It’s that time of the year again. We fight the darkness with colourful lights and give back to the ones we love, warming up the atmosphere and our hearts. Well, that is what they say. Reality always looks different, but don’t let me be the pessimistic one here – in every saying is always some truth. You cannot deny that Christmas time … is different! People do more good, give to charity and spend more time with their families. And this is reality. The whole gifting stress is just like noise, it’s irrelevant in the end.
While many people think it’s hypocrite that people suddenly become „good“ during the Christmas holidays by arguing that we actually should aways be like that, I think that this sudden behavioral change is better than nothing. We get so soaked up in our daily lives that we loose perspective on the important things. Are we to blame for that? I don’t know. All I know is that if we can break free from that, at least once per year for a couple of days, it is better than nothing. This is what Christmas really means to me. It’s a little wake-up call. Some time for reflection. A complete shuffle of priorities. For some this phase only lasts for the holidays, for others it might extend even longer. And yea, the longer the better. But falling back into old habits is just human.
So my Christmas holidays are probably exactly that. Plus, of course a little bit of party and turning off the overthinking mode. I havent quite figured out what I will wear yet, but this glittery top from Desigual or the red dress I’m wearing on the pictures… I’ll see!
Oh and by the way – you can win this beautiful rosegold Bracelet on my instagram! Just head over and comment under my last post :)
I’ve done so much traveling during my exchange semester in Sydney, I did not really find the time to post about all the amazing places I have visited and experienced. But this has got to change now. Let me start off with one of my highlights.
Here is my Fiji Travel Guide for Broke Exchange Students.
When you happen to be on the other side of the world, you should definitely exploit the fact that you are much closer now to certain places – So I decided to take the 300€ flight from Sydney to Nadi, an amazingly cheap deal considering you would probably pay more than 2000€ flying there from Europe. But to be honest, I only knew the Fiji Islands from the movie The Truman Show, in which the main character so desperately wants to go to this remote and beautiful place. So… I kinda wanted the same thing. I teamed up with two other exchange students and we decided to just go, knowing we would try to spend the least possible.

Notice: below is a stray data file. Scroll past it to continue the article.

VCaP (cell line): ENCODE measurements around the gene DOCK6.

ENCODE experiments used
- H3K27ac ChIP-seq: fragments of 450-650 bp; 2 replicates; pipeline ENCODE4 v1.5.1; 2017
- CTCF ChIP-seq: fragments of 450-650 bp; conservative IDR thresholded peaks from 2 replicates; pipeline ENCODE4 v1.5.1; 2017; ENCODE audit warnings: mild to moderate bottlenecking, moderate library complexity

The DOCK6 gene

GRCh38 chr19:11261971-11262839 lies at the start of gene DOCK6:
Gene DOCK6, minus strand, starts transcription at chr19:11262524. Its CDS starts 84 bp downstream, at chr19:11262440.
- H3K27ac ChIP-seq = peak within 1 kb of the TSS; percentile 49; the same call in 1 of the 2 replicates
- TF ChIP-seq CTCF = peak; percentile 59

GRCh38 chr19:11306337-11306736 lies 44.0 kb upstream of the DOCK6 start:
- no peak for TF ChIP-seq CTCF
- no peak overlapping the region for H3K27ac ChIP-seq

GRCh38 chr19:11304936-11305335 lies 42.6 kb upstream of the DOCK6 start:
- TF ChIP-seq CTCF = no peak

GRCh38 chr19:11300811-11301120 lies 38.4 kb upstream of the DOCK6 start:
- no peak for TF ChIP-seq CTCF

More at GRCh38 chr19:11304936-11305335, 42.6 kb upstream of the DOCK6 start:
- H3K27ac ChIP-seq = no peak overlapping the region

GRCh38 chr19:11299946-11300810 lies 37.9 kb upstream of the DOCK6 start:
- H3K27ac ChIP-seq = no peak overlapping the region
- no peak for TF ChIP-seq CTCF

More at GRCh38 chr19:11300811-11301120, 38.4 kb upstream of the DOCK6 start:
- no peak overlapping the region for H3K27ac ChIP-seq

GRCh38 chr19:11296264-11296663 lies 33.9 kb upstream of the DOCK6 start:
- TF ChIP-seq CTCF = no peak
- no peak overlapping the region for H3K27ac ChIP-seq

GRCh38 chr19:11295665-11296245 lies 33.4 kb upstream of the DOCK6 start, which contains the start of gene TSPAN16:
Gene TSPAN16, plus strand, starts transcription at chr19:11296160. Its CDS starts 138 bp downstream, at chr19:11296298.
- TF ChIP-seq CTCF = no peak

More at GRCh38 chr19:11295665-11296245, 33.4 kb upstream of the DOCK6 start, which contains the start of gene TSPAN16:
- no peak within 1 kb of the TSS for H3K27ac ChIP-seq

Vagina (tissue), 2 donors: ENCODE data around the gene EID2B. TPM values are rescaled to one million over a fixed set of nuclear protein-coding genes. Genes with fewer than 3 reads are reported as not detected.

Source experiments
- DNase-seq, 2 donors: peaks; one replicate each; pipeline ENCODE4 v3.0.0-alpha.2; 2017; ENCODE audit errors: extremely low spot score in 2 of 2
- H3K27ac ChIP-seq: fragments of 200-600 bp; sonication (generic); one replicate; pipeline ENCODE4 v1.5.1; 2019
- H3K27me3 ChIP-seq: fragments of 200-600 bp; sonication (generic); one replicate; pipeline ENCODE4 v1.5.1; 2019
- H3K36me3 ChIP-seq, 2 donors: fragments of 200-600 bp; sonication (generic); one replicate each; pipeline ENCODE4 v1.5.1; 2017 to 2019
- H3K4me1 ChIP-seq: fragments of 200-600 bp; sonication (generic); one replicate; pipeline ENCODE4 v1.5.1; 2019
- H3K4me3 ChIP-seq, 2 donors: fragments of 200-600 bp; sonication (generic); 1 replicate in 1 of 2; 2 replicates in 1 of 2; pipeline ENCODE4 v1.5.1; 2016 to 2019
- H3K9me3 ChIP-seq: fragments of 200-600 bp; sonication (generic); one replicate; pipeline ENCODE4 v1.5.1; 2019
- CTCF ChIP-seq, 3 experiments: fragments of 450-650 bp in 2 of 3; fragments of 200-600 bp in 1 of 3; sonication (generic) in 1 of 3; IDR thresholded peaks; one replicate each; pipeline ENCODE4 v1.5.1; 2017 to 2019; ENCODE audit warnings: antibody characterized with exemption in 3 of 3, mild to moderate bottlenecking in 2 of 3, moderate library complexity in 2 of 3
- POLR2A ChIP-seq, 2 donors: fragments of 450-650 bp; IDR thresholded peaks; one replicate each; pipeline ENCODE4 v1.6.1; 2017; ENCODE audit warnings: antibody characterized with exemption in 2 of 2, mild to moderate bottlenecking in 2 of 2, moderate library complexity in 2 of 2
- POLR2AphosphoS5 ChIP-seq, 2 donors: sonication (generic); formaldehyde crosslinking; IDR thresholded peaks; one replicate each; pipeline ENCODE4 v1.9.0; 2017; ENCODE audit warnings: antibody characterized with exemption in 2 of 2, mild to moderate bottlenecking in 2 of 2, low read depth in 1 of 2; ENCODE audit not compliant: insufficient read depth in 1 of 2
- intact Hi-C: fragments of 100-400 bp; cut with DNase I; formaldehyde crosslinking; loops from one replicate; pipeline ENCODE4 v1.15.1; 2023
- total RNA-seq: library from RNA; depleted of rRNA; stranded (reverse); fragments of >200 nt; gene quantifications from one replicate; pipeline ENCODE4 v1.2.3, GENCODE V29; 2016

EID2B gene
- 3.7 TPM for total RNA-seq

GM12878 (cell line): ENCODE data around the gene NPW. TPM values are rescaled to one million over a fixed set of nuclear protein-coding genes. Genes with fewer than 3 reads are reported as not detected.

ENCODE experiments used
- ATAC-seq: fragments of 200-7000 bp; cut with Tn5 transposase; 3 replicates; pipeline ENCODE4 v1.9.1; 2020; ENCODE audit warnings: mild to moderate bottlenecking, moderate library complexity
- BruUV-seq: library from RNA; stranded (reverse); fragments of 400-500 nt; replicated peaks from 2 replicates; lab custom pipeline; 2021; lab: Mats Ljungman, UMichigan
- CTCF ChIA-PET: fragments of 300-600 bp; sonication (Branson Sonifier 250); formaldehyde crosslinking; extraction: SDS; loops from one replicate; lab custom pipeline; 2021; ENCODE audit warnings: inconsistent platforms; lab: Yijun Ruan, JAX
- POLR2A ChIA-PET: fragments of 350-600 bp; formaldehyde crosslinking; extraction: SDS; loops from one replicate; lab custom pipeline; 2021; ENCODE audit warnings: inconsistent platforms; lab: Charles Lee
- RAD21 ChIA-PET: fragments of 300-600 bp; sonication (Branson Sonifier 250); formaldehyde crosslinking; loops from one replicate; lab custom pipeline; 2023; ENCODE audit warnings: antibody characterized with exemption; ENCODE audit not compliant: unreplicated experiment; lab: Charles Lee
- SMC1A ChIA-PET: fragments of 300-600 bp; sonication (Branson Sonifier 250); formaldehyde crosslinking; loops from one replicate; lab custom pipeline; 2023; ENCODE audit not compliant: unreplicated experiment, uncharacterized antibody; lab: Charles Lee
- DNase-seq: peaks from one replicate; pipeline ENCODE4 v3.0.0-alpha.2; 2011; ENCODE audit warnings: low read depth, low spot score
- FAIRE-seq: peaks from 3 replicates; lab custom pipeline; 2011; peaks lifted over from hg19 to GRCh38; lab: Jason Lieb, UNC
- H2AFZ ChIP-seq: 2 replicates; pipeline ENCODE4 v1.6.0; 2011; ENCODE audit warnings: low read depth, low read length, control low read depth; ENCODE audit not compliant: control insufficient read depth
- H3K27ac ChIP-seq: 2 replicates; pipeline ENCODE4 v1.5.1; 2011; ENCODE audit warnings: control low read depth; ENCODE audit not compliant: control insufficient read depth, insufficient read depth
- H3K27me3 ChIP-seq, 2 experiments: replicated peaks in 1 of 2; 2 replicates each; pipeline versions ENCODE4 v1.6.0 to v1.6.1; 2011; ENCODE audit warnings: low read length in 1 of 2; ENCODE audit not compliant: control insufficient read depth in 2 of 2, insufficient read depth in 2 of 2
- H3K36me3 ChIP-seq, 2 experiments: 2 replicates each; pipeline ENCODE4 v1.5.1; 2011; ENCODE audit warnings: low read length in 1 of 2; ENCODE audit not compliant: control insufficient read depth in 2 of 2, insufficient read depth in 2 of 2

In Fiji you don’t book an accommodation – you book islands
When visiting Fiji, you do not go prepared; you go with the flow. We had nothing planned for our trip, we only got some advice from a couple of people who already went there. The only thing we had booked was the flight and our first stay at the hostel in Nadi, the main city in the west. The reason was that we wanted to be spontaneous and get the best offers from the locals. Highly recommended to us was the Bamboo Hostel, which was full of students and young people from all over the world, where we stayed in a 32-bedroom (!!!) for like 12€/night. Sounds horrible, but the hostel had an amazing fireshow, pretty good food and most importantly, really cool people.
So on the first day we sat together with the local travel booker from the hostel and made up a plan for the next 5 days. The woman told us that in Fiji you don’t book an accommodation – you book islands. A little geography lesson for you: The Fiji Islands are, as the name implies, a collection of many little island groups. Each island has a maximum capacity for carrying people, which is why you kinda “book the island”. Also, each island is rated with stars, like a hotel.
When the Cheapest Islands still feel like Paradise
One island group is called the Mamanuca Islands and known to be the backpacker islands, since it is one of the cheapest options – perfect for us broke students. After calculating through all options, we decided to spend two nights in Beachcomber Island and another two on Bounty Island before a last night back on the mainland. Booking an island you basically get everything inclusive: the transfer to the island on a boat and back, the accommodation, breakfast, lunch and dinner buffet, towels and an amazing entertainment slash getting to know the great, great Fijians living on the island. Let me give you some more info about those islands – I know this is what you are waiting for.